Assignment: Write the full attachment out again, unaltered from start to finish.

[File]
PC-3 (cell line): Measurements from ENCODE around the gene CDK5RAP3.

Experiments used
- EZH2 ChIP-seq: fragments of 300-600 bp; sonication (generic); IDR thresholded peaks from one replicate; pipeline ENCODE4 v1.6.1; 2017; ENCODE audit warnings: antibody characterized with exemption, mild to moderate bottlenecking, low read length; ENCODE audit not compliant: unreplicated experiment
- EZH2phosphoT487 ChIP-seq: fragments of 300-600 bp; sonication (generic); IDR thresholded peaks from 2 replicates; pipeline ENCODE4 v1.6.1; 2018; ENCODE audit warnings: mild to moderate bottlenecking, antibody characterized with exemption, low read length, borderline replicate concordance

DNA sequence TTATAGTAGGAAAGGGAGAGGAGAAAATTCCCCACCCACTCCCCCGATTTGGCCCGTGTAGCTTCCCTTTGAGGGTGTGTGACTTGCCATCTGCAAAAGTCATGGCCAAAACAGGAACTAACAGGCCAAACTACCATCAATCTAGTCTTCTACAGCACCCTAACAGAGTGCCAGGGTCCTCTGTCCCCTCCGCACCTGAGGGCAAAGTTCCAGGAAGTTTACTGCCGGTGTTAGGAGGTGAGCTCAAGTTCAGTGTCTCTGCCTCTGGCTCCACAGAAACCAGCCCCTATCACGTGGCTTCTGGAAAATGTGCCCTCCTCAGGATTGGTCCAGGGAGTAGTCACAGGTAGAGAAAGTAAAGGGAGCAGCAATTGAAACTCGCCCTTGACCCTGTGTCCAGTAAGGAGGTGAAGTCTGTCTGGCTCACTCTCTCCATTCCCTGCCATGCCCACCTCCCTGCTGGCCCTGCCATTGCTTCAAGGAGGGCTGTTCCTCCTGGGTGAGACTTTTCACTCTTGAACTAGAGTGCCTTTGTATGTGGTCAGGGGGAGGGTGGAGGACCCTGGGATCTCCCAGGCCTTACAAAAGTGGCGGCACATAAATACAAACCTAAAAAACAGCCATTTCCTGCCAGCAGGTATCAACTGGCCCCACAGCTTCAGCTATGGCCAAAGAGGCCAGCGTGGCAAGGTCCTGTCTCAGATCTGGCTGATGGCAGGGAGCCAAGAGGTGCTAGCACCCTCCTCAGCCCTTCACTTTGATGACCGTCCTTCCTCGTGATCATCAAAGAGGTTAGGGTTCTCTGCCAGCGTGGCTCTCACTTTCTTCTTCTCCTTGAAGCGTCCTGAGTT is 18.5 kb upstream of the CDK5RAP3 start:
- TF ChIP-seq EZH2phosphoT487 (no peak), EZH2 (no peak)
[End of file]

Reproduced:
PC-3 (cell line): Measurements from ENCODE around the gene CDK5RAP3.

Experiments used
- EZH2 ChIP-seq: fragments of 300-600 bp; sonication (generic); IDR thresholded peaks from one replicate; pipeline ENCODE4 v1.6.1; 2017; ENCODE audit warnings: antibody characterized with exemption, mild to moderate bottlenecking, low read length; ENCODE audit not compliant: unreplicated experiment
- EZH2phosphoT487 ChIP-seq: fragments of 300-600 bp; sonication (generic); IDR thresholded peaks from 2 replicates; pipeline ENCODE4 v1.6.1; 2018; ENCODE audit warnings: mild to moderate bottlenecking, antibody characterized with exemption, low read length, borderline replicate concordance

DNA sequence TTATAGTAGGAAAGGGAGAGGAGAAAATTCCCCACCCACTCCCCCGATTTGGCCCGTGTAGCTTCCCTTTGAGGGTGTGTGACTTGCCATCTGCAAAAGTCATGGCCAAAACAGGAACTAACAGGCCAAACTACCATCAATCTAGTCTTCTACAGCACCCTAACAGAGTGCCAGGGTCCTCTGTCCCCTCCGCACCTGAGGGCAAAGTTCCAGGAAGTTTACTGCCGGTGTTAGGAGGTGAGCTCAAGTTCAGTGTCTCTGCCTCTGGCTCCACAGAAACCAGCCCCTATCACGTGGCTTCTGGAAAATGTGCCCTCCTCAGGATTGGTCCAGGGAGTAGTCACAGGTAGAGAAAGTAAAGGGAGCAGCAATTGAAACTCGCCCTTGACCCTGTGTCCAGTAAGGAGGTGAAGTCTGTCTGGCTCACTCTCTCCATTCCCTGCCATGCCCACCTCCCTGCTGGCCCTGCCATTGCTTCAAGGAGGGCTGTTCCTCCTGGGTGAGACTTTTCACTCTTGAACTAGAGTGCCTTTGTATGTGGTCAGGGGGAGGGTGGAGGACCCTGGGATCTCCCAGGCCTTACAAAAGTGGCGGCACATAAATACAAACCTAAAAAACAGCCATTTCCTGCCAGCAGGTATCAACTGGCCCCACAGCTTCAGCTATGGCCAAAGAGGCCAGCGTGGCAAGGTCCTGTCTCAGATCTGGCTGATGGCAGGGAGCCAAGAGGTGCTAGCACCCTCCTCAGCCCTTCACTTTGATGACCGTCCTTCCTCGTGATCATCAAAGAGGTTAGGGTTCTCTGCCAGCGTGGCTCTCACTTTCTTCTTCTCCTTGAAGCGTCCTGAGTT is 18.5 kb upstream of the CDK5RAP3 start:
- TF ChIP-seq EZH2phosphoT487 (no peak), EZH2 (no peak)